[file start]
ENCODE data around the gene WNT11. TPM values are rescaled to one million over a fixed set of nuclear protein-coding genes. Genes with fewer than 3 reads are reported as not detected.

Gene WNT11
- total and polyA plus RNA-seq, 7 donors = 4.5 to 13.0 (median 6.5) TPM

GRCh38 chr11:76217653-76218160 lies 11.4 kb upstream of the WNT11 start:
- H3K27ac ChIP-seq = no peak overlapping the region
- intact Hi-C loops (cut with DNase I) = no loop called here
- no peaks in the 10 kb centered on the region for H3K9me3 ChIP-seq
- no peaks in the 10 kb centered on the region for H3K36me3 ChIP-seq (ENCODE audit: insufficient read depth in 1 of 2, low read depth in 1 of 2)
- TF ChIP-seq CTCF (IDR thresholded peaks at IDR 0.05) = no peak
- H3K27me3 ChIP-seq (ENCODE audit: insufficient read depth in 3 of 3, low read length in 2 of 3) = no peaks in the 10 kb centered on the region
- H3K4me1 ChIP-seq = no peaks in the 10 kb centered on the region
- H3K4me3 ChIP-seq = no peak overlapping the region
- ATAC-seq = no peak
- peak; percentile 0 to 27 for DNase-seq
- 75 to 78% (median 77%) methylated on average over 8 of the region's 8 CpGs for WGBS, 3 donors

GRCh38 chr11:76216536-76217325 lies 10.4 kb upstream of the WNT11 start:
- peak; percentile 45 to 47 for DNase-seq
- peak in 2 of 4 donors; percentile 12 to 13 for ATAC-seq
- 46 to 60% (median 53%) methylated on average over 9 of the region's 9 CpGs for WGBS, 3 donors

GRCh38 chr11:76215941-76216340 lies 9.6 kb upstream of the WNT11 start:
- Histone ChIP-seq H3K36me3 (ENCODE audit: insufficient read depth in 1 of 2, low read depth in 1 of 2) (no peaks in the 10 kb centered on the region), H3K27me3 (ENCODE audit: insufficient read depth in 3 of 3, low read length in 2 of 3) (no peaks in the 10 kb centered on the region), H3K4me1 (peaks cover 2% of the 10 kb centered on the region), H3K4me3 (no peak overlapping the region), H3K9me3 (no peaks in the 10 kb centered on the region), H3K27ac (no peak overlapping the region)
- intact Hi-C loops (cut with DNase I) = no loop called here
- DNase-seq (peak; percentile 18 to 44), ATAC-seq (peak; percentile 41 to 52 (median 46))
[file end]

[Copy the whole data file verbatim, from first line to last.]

ENCODE data around the gene WNT11. TPM values are rescaled to one million over a fixed set of nuclear protein-coding genes. Genes with fewer than 3 reads are reported as not detected.

Gene WNT11
- total and polyA plus RNA-seq, 7 donors = 4.5 to 13.0 (median 6.5) TPM

GRCh38 chr11:76217653-76218160 lies 11.4 kb upstream of the WNT11 start:
- H3K27ac ChIP-seq = no peak overlapping the region
- intact Hi-C loops (cut with DNase I) = no loop called here
- no peaks in the 10 kb centered on the region for H3K9me3 ChIP-seq
- no peaks in the 10 kb centered on the region for H3K36me3 ChIP-seq (ENCODE audit: insufficient read depth in 1 of 2, low read depth in 1 of 2)
- TF ChIP-seq CTCF (IDR thresholded peaks at IDR 0.05) = no peak
- H3K27me3 ChIP-seq (ENCODE audit: insufficient read depth in 3 of 3, low read length in 2 of 3) = no peaks in the 10 kb centered on the region
- H3K4me1 ChIP-seq = no peaks in the 10 kb centered on the region
- H3K4me3 ChIP-seq = no peak overlapping the region
- ATAC-seq = no peak
- peak; percentile 0 to 27 for DNase-seq
- 75 to 78% (median 77%) methylated on average over 8 of the region's 8 CpGs for WGBS, 3 donors

GRCh38 chr11:76216536-76217325 lies 10.4 kb upstream of the WNT11 start:
- peak; percentile 45 to 47 for DNase-seq
- peak in 2 of 4 donors; percentile 12 to 13 for ATAC-seq
- 46 to 60% (median 53%) methylated on average over 9 of the region's 9 CpGs for WGBS, 3 donors

GRCh38 chr11:76215941-76216340 lies 9.6 kb upstream of the WNT11 start:
- Histone ChIP-seq H3K36me3 (ENCODE audit: insufficient read depth in 1 of 2, low read depth in 1 of 2) (no peaks in the 10 kb centered on the region), H3K27me3 (ENCODE audit: insufficient read depth in 3 of 3, low read length in 2 of 3) (no peaks in the 10 kb centered on the region), H3K4me1 (peaks cover 2% of the 10 kb centered on the region), H3K4me3 (no peak overlapping the region), H3K9me3 (no peaks in the 10 kb centered on the region), H3K27ac (no peak overlapping the region)
- intact Hi-C loops (cut with DNase I) = no loop called here
- DNase-seq (peak; percentile 18 to 44), ATAC-seq (peak; percentile 41 to 52 (median 46))